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Title Electrical Stimulation Via Biofeedback May Be Effective In Reducing Temporalis Electromyographic (EMG) Activity Associated With Tooth-Grinding Or Clenching During Sleep
Clinical Question In adults with sleep bruxism, does electrical stimulation therapy reduce EMG activity in jaw-closing muscles during sleep compared to no treatment?
Clinical Bottom Line Biofeedback is associated with reduced temporalis EMG activity during sleep, and does not cause major disruptions in sleep. (See Comments on the CAT below)
Best Evidence (you may view more info by clicking on the PubMed ID link)
PubMed ID Author / Year Patient Group Study type
(level of evidence)
#1) 18254794Jadidi/2008Patients aware of jaw-clenching activityRandomized single-blind cross-over trial
Key resultsThe number of EMG episodes/hour sleep during the two sessions with biofeedback, 54 +/- 14%; 55 +/- 17%, P<0.001) was reduced compared to the baseline EMG activity and the session without biofeedback. In regards with average duration of sleeping hours, no session had significant effects.
Evidence Search ("Bruxism"[Mesh]) AND "Electric Stimulation Therapy"[Mesh]
Comments on
The Evidence
The study was conducted accordingly with Helsinki guidelines. All fourteen volunteers, who were all aware of their jaw-clenching activity, were all similar from the start with a 100% completion rate. These subjects were randomized into two groups, with the patients not aware if the device was active or inactive. However, it should be noted that the author has financial interest in the company that manufactures this specific product.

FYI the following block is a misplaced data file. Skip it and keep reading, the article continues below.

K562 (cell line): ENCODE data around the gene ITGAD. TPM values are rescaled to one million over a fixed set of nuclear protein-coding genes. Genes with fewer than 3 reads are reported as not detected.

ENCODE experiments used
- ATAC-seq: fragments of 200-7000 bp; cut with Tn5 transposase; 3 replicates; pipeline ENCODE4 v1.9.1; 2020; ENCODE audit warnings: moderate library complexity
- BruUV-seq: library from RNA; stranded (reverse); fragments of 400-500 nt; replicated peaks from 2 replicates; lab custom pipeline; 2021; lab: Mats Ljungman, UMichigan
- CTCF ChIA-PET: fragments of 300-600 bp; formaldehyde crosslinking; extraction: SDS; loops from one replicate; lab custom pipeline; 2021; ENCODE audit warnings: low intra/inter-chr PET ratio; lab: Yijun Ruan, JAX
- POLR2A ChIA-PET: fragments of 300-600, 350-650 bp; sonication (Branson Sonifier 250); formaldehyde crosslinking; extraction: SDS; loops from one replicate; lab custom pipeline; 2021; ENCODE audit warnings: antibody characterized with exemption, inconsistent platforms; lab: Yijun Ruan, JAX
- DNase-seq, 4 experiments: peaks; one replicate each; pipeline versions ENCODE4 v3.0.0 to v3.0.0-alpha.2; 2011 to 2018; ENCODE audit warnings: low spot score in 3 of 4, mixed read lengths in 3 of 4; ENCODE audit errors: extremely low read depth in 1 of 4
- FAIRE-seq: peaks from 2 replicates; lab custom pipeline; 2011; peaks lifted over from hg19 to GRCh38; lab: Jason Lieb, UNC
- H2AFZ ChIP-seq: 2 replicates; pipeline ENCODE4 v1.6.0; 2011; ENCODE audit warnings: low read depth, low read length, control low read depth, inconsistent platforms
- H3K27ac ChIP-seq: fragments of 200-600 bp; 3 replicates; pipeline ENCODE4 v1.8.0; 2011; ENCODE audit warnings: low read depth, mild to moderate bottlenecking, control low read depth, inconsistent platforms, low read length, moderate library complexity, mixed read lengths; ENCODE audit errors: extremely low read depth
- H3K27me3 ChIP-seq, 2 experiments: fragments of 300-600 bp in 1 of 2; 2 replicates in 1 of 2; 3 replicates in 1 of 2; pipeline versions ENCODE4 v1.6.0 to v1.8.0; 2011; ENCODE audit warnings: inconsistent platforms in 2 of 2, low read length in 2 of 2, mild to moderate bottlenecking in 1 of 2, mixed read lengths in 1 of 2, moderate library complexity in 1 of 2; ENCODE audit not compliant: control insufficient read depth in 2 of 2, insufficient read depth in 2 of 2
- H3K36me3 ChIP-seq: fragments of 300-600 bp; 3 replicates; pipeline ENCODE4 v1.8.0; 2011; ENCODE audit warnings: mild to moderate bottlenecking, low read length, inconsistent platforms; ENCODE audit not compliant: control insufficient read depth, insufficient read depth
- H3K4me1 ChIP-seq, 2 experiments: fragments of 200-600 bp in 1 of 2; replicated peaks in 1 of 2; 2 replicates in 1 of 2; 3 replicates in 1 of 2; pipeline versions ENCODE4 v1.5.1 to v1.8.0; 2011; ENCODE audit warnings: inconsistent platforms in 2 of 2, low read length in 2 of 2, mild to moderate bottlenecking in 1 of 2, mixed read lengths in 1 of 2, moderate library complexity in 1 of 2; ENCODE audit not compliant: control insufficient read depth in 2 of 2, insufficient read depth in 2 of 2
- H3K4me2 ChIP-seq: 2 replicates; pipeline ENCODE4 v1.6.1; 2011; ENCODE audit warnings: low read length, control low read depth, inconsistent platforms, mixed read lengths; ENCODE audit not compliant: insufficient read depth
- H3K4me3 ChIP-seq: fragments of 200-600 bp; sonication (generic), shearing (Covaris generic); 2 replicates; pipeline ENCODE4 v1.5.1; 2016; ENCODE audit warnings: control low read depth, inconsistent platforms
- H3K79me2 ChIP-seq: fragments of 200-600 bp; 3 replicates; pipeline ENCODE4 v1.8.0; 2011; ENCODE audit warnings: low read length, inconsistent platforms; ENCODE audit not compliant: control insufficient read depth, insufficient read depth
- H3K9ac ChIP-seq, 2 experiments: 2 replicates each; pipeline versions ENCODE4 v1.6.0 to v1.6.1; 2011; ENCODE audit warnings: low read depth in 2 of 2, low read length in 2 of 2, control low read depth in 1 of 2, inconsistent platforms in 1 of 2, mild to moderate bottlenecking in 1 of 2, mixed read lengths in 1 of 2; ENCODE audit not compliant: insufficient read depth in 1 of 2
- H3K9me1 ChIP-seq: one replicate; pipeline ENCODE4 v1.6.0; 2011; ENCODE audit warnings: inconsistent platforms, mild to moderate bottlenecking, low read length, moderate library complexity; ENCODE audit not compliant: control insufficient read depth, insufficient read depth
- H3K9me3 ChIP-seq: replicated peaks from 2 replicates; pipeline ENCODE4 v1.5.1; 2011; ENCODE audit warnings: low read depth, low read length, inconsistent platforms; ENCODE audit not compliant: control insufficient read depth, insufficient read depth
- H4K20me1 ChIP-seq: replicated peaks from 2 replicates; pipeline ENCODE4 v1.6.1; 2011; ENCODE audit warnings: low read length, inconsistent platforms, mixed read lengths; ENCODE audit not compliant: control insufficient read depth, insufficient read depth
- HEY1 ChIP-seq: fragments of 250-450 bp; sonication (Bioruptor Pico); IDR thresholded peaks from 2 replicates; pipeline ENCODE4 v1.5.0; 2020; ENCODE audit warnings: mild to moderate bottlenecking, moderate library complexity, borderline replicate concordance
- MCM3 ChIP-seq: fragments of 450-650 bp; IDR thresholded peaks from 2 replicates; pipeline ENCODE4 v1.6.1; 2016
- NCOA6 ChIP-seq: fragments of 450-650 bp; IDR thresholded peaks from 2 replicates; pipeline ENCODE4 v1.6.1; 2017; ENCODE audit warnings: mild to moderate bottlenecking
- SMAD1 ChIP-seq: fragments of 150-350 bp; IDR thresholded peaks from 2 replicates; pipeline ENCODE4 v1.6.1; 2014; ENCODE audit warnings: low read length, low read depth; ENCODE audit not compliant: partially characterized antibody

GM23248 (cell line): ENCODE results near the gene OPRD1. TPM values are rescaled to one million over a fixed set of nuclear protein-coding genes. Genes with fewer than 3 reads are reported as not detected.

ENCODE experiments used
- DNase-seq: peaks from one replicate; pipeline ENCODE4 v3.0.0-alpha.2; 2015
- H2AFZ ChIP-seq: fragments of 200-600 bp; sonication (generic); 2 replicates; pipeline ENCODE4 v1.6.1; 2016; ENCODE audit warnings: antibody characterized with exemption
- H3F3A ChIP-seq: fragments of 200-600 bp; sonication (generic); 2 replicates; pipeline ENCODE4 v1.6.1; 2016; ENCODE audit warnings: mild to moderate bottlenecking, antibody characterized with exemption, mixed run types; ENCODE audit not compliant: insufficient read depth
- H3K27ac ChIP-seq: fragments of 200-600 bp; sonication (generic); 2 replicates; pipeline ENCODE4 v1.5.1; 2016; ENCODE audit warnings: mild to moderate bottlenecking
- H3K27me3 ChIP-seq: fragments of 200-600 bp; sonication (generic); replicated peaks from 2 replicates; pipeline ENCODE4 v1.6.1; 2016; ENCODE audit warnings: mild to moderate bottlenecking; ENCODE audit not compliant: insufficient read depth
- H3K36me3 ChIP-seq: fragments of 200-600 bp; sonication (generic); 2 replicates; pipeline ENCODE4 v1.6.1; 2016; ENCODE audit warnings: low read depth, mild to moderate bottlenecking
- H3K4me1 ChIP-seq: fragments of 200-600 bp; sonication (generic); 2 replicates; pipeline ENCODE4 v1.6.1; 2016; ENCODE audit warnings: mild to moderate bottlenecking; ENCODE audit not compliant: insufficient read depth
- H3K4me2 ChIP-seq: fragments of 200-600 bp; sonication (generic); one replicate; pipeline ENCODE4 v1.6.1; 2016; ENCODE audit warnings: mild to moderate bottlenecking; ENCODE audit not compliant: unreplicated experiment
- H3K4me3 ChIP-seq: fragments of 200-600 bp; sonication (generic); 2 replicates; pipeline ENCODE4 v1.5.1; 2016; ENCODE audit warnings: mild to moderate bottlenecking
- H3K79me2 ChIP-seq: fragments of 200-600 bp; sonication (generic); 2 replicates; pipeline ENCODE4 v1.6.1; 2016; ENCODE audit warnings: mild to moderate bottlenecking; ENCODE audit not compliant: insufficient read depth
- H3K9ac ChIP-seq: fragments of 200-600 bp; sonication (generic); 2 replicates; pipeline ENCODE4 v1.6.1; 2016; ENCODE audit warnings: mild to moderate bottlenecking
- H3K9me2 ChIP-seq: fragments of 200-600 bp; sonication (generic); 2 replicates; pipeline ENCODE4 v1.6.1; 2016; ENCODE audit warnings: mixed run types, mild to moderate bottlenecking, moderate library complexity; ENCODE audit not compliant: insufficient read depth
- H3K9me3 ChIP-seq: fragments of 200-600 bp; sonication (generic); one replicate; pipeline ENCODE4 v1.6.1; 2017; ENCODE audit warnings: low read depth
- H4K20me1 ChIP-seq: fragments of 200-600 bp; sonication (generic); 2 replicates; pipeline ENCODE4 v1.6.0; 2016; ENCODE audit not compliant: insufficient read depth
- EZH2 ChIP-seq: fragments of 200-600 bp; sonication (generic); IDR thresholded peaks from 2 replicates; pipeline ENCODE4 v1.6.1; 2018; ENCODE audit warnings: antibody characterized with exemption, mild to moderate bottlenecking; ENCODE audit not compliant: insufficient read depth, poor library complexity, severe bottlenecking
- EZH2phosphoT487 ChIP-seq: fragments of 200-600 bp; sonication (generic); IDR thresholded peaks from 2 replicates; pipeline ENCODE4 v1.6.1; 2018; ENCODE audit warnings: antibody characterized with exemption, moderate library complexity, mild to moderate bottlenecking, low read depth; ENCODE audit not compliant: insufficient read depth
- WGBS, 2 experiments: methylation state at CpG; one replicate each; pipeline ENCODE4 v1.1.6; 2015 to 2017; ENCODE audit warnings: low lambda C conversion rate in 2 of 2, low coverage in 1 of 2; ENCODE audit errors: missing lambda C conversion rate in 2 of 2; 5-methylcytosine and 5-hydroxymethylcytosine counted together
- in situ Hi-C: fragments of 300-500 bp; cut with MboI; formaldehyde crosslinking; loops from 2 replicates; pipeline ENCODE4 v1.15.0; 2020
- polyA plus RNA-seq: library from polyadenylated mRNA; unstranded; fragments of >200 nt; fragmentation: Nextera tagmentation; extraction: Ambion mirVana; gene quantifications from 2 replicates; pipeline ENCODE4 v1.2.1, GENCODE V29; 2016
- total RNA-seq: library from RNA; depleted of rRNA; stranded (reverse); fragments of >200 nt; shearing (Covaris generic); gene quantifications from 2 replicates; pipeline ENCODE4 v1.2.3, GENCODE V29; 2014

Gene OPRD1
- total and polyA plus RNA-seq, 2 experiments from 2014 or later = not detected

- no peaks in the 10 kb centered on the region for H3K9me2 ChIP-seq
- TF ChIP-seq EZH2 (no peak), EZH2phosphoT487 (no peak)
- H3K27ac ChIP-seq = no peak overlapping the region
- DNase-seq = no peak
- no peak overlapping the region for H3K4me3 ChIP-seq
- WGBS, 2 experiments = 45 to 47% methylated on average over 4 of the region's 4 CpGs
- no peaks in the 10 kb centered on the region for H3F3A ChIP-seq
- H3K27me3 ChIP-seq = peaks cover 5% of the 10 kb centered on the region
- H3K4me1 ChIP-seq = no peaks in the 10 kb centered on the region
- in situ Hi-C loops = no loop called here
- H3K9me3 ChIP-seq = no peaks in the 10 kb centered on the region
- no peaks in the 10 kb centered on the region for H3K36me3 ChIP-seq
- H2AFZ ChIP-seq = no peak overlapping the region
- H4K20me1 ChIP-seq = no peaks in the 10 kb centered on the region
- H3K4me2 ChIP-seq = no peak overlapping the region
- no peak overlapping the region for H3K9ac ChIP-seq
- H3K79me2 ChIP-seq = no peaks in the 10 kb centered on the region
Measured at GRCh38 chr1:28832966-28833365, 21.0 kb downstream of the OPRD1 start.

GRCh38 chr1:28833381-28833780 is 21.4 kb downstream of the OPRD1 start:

Applicability The subjects in this study are representative of routine patients with sleep bruxism, and the treatment is feasible with the proper equipment. The patient’s harm is minimum because the electrical pulses were set at a non-painful, intensity specific range that the patient could control.
Specialty/Discipline (Public Health) (General Dentistry) (Basic Science) (Behavioral Science)
Keywords Bruxism; Electric Stimulation Therapy; Temporalis EMG
ID# 2240
Date of submission: 04/11/2012spacer
E-mail reddynr@livemail.uthscsa.edu
Author Nikhil R. Reddy
Co-author(s) e-mail
Faculty mentor/Co-author Joseph Bartoloni, DDS
Faculty mentor/Co-author e-mail Bartoloni@uthscsa.edu
Basic Science Rationale
(Mechanisms that may account for and/or explain the clinical question, i.e. is the answer to the clinical question consistent with basic biological, physical and/or behavioral science principles, laws and research?)
post a rationale
None available
Comments and Evidence-Based Updates on the CAT
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by John Rugh (San Antonio, Texas) on 05/09/2013
It appears that the devise used in this research is off the market. The following information appears (5-9-2013) on the Grindcare website: "Many people have asked about the activity in Medotech A/S. The company has sold off all assets, brands, and interests, and all activity in the company has been reduced to a minimum. The company has now changed name to ‘Aktieselskabet af 1. februar 2013′. We have been informed that the GrindCare 3 device which has been sold by Medotech A/S will no longer be produced. We cannot answer any questions related to the rights to the GrindCare brand." http://grindcare.com/about/

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